Could a ‘buddy hire’ system work for your company?

One of the problems that organizations often encounter when trying to attract candidates who are in high demand is that these candidates are unwilling to leave behind the friendships they've made at their current place of employment. According to executive recruiting expert Dr. John Sullivan, organizations might want to consider a "buddy hire" arrangement, where they agree to hire both the original candidate and a qualified colleague of theirs at the same time to help overcome this obstacle and sweeten the deal. 

According to Dr. Sullivan, studies have found that one of the most effective ways to convince a candidate to change his or her "maybe" to a "yes" is to offer the option of working with a good friend or someone he or she admires. Apple and Google have both taken advantage of this information in their hiring strategies, incorporating a description of the team that candidates would be working with into the interview process. 

A buddy hire offer can also bring benefits to your company. If you are truly serious about hiring a candidate and trust his or her judgment of character and work effectiveness, allowing him or her to choose a colleague can mean adding another great team member without having to go through the recruiting process again.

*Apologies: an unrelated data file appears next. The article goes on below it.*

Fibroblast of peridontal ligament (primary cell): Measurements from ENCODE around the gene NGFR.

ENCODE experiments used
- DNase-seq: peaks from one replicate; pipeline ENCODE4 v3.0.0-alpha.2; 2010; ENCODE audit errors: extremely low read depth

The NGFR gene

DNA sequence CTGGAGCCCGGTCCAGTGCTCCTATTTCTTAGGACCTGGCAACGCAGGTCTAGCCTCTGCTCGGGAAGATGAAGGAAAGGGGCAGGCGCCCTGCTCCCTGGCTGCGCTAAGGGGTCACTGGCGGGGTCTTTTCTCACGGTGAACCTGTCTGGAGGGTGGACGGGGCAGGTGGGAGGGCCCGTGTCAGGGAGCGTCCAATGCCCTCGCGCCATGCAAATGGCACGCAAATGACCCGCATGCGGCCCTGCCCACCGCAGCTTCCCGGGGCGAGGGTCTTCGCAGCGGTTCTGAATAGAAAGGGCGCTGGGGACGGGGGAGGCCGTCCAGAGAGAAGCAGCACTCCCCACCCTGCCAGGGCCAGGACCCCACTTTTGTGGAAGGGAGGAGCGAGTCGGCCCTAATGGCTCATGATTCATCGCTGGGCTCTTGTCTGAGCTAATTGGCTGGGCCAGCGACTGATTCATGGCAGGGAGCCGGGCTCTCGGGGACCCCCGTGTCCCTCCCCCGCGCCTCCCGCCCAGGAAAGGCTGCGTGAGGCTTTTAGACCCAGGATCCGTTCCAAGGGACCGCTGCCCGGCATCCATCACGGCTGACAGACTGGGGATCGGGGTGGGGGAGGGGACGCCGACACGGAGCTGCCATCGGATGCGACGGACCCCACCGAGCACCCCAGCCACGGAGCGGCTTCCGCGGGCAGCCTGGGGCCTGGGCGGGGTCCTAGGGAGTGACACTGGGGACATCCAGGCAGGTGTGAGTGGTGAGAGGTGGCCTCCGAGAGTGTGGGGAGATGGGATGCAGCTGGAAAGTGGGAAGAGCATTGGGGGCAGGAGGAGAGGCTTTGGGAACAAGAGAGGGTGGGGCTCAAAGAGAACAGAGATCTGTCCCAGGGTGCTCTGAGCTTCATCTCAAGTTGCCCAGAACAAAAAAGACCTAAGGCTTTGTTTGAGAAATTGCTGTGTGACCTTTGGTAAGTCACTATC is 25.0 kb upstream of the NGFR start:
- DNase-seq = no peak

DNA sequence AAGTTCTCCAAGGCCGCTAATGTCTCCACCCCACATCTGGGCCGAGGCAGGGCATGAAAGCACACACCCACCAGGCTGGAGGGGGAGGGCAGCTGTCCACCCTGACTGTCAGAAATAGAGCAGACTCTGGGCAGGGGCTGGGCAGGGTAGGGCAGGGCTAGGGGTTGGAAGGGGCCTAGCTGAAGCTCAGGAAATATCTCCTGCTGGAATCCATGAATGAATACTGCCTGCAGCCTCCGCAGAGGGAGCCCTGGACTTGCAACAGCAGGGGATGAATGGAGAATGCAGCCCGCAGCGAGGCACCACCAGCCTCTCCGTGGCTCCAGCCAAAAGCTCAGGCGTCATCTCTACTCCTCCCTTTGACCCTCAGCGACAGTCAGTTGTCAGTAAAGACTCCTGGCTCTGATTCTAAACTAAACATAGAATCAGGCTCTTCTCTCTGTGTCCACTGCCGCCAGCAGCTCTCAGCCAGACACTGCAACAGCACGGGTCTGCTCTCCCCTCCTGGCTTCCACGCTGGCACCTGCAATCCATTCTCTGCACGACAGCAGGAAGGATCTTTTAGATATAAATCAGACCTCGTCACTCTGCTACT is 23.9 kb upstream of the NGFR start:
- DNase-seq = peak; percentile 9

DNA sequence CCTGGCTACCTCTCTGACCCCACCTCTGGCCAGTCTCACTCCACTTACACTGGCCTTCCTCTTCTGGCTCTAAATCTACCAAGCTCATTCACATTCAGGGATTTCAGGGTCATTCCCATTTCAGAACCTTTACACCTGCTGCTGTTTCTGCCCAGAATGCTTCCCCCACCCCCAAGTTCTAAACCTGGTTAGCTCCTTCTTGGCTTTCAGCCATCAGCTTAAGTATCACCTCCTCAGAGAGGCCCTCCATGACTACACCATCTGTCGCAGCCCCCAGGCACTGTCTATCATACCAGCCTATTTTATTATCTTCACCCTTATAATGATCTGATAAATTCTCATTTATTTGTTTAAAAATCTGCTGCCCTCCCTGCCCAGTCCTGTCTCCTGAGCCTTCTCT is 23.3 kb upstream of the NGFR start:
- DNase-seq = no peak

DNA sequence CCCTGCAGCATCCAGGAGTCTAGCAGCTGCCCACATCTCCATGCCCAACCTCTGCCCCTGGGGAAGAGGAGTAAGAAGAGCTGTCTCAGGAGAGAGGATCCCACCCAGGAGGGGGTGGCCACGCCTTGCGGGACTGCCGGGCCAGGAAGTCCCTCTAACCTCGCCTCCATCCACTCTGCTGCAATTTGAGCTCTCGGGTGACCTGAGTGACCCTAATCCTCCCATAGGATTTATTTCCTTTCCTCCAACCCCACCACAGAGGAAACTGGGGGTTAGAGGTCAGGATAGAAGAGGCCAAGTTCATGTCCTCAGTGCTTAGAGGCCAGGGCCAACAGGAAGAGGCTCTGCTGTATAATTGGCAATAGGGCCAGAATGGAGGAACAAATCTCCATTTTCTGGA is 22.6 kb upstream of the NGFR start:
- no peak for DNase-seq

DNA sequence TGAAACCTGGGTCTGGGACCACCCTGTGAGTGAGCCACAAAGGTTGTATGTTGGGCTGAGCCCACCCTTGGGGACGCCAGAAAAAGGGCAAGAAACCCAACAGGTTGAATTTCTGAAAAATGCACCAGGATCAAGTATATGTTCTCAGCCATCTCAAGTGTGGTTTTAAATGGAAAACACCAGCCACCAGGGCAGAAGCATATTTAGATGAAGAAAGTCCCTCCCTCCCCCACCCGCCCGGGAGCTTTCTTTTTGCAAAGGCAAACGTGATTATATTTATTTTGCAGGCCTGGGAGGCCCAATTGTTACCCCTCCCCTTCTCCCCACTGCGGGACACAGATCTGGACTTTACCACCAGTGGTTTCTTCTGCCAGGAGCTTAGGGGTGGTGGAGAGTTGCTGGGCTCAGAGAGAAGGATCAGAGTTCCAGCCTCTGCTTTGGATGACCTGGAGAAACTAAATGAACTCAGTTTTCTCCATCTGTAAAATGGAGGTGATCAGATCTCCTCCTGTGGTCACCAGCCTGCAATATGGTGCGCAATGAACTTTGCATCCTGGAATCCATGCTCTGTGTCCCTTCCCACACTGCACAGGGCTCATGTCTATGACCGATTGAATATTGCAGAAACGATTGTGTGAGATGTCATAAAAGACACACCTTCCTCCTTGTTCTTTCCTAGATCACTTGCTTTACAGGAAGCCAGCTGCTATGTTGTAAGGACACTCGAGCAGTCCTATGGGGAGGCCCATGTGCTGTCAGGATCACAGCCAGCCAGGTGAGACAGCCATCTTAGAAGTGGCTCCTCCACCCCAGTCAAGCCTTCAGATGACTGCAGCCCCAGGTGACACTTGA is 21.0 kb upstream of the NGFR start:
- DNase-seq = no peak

Of course, companies should employ this tactic wisely, using it only to convince exceptional talent to fill crucial, high-level roles. You also don't have to abdicate your right to vet and approve or reject your candidate's "buddy" according to the standards of your organization. However, as Dr. Sullivan writes, you won't usually have to worry about a buddy hire not meeting your standards "because top talent simply don't select buddy hires who aren't also well qualified."

Finding people is easy, but finding the RIGHT people is not. YES Partners helps companies FIND the right people – for all company functions, across many industries and globally.

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